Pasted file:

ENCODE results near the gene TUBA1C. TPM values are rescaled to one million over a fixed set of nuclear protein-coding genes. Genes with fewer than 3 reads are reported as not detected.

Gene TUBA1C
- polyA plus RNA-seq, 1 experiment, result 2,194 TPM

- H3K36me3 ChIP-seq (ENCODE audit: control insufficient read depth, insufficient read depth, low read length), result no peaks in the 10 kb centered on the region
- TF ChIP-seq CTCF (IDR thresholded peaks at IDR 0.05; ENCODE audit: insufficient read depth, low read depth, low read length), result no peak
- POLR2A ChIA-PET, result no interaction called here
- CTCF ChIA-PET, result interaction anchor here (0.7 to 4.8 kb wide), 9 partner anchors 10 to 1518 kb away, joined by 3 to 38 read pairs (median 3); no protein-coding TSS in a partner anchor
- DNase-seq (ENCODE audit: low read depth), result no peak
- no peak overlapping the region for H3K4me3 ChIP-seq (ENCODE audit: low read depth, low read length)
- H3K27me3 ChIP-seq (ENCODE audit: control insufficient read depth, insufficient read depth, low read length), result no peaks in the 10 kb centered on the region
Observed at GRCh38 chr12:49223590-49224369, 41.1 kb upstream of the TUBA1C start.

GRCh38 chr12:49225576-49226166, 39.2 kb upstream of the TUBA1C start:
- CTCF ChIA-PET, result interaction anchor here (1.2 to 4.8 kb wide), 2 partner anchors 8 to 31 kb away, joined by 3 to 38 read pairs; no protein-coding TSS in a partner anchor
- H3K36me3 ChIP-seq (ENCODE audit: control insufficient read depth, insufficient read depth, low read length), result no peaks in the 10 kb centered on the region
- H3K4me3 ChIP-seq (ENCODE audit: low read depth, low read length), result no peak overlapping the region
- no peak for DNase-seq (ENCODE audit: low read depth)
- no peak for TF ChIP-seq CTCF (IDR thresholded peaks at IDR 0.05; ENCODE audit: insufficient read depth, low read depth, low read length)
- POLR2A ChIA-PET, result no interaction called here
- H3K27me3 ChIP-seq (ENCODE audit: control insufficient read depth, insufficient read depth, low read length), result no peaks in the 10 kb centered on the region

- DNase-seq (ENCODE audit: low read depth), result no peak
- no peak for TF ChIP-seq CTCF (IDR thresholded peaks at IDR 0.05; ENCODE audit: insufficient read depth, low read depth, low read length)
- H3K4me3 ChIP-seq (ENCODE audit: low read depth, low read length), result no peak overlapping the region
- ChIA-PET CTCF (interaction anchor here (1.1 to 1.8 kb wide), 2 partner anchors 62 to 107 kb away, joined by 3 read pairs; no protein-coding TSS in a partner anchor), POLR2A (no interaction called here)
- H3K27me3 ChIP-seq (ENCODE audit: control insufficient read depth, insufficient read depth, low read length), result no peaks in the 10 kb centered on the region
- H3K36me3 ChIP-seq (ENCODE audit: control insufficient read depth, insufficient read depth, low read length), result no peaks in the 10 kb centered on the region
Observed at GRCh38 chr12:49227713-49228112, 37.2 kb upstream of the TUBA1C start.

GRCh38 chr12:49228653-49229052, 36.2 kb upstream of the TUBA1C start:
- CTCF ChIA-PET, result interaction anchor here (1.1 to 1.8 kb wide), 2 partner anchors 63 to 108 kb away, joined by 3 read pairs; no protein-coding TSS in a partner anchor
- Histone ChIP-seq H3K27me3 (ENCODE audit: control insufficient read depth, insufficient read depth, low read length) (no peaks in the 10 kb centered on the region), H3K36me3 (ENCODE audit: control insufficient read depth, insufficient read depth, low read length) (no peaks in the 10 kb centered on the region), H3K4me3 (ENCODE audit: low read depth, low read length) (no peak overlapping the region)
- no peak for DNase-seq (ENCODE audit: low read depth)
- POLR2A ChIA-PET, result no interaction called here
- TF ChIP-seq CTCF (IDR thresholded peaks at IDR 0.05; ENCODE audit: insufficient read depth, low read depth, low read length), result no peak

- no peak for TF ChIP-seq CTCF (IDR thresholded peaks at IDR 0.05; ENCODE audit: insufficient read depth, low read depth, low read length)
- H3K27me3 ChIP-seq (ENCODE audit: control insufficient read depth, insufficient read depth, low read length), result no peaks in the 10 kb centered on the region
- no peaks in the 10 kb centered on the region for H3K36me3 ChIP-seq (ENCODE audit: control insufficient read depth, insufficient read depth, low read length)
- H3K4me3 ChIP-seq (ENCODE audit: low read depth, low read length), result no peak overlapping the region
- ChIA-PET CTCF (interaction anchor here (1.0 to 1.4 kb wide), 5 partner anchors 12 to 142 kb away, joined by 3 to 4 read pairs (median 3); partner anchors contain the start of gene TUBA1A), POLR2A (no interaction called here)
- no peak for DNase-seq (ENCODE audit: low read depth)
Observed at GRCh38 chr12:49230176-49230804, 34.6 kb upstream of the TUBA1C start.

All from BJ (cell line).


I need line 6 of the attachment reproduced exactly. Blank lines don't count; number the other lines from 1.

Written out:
- POLR2A ChIA-PET, result no interaction called here